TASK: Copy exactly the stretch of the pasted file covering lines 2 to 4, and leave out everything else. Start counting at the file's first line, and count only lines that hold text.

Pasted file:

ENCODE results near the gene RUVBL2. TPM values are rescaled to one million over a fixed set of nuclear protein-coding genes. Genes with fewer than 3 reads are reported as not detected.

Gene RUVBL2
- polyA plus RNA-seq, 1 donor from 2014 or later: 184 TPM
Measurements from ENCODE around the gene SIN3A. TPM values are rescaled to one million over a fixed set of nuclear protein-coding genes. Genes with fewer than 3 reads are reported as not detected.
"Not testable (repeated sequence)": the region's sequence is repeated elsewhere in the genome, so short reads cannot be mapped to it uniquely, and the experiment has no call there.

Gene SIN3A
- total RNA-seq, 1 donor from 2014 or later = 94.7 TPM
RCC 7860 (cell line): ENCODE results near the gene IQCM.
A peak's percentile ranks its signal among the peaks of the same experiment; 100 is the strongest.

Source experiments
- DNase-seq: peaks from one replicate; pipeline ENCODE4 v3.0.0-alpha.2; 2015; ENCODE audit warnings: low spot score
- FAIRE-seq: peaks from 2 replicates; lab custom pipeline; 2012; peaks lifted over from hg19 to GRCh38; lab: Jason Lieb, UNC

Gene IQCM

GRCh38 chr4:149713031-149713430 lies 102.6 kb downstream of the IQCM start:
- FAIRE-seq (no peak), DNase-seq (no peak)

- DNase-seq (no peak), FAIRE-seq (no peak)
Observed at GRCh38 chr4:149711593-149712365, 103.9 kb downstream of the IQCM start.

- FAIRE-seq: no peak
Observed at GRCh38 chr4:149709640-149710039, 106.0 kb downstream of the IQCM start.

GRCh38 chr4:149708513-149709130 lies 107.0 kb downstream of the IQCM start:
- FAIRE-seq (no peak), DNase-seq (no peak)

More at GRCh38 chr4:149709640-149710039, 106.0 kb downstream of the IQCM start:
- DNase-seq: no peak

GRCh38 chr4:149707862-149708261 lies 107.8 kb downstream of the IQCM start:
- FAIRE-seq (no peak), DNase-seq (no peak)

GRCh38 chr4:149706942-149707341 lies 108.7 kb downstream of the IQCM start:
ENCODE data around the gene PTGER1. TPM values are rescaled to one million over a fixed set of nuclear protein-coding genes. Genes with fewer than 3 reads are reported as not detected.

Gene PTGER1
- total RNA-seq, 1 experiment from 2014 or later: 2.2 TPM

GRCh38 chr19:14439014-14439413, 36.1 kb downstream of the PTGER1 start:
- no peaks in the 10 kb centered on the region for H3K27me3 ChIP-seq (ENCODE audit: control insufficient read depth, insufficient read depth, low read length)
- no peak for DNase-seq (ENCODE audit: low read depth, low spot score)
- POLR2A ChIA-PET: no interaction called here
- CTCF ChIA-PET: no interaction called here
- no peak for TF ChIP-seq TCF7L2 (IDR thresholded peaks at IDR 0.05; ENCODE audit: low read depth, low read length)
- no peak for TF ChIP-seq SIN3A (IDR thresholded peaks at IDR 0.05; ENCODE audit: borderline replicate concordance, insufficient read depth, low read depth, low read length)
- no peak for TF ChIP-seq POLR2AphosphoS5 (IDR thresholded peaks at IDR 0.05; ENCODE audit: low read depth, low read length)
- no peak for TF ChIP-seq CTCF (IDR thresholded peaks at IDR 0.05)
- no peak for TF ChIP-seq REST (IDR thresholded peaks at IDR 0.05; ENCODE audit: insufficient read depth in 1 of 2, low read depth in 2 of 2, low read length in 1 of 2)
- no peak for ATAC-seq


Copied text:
Gene RUVBL2
- polyA plus RNA-seq, 1 donor from 2014 or later: 184 TPM
Measurements from ENCODE around the gene SIN3A. TPM values are rescaled to one million over a fixed set of nuclear protein-coding genes. Genes with fewer than 3 reads are reported as not detected.